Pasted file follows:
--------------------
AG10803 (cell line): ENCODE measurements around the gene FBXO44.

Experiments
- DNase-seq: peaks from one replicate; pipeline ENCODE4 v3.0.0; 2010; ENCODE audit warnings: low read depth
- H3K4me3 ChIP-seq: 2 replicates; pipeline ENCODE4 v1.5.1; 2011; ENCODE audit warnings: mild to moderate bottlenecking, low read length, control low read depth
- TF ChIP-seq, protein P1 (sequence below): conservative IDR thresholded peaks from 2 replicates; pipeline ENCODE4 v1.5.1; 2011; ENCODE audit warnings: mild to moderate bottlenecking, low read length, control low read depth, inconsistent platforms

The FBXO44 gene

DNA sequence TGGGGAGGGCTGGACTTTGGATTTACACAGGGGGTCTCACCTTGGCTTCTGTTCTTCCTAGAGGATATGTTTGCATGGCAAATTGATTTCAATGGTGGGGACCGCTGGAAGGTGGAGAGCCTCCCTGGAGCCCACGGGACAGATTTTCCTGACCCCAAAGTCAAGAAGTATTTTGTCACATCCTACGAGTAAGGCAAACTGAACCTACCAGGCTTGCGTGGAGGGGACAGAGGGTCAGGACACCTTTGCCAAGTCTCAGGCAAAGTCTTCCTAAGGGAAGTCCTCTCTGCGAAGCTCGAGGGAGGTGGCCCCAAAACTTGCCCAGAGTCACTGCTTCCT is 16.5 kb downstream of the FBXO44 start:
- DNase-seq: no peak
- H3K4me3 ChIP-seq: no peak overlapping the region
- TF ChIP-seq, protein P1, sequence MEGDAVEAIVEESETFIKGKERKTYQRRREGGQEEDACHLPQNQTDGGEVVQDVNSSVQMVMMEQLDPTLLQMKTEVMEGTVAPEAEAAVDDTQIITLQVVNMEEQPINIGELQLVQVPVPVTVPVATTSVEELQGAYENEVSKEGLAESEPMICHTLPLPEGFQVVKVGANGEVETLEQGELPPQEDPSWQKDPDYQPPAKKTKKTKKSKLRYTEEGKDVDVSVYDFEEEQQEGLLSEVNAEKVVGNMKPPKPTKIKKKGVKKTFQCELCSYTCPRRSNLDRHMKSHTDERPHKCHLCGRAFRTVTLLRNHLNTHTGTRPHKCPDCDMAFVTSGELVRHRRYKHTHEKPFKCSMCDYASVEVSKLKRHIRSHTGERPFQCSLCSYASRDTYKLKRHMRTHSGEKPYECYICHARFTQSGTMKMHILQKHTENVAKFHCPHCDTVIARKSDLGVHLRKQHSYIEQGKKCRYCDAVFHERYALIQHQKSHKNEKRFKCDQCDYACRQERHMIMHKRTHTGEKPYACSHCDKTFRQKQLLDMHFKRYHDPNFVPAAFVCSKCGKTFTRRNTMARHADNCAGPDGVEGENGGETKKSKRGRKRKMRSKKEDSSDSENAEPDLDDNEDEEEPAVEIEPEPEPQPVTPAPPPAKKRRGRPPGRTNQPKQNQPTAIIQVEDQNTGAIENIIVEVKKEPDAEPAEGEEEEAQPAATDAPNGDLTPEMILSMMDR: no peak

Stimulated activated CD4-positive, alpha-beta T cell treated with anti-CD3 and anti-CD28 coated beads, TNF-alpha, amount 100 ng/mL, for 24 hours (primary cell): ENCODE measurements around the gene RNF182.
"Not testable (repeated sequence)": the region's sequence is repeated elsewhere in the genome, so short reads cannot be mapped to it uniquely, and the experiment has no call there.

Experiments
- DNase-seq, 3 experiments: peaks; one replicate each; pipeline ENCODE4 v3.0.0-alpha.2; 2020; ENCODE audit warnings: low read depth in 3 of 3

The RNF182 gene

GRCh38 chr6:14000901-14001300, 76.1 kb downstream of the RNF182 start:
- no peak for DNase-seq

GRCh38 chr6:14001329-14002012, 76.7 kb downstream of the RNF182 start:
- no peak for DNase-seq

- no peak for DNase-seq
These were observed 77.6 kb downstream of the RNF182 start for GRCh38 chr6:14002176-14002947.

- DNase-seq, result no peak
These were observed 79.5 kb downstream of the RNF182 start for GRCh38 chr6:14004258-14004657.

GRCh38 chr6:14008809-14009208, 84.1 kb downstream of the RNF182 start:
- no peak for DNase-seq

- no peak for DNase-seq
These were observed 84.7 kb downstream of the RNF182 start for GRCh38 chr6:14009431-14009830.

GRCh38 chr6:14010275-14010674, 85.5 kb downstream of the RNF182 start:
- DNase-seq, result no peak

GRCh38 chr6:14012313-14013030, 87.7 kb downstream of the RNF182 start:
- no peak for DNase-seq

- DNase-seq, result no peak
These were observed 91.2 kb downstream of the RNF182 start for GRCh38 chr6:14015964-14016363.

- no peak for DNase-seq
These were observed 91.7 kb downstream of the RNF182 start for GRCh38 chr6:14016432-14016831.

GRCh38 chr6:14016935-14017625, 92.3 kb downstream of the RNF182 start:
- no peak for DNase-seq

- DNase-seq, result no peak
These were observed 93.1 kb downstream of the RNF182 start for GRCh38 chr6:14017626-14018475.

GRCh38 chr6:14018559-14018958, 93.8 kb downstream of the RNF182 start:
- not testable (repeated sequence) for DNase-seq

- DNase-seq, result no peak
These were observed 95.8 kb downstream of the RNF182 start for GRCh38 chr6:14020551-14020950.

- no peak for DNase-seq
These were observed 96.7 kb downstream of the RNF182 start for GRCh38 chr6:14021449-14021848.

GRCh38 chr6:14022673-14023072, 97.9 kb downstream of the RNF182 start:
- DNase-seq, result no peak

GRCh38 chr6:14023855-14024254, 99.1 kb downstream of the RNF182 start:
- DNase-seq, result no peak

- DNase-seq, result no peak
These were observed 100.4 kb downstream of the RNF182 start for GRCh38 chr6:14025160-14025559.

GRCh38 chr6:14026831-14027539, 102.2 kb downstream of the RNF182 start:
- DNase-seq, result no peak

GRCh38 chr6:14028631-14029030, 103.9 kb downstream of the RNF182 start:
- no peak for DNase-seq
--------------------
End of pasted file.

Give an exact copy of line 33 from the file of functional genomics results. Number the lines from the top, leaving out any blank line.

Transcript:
These were observed 91.2 kb downstream of the RNF182 start for GRCh38 chr6:14015964-14016363.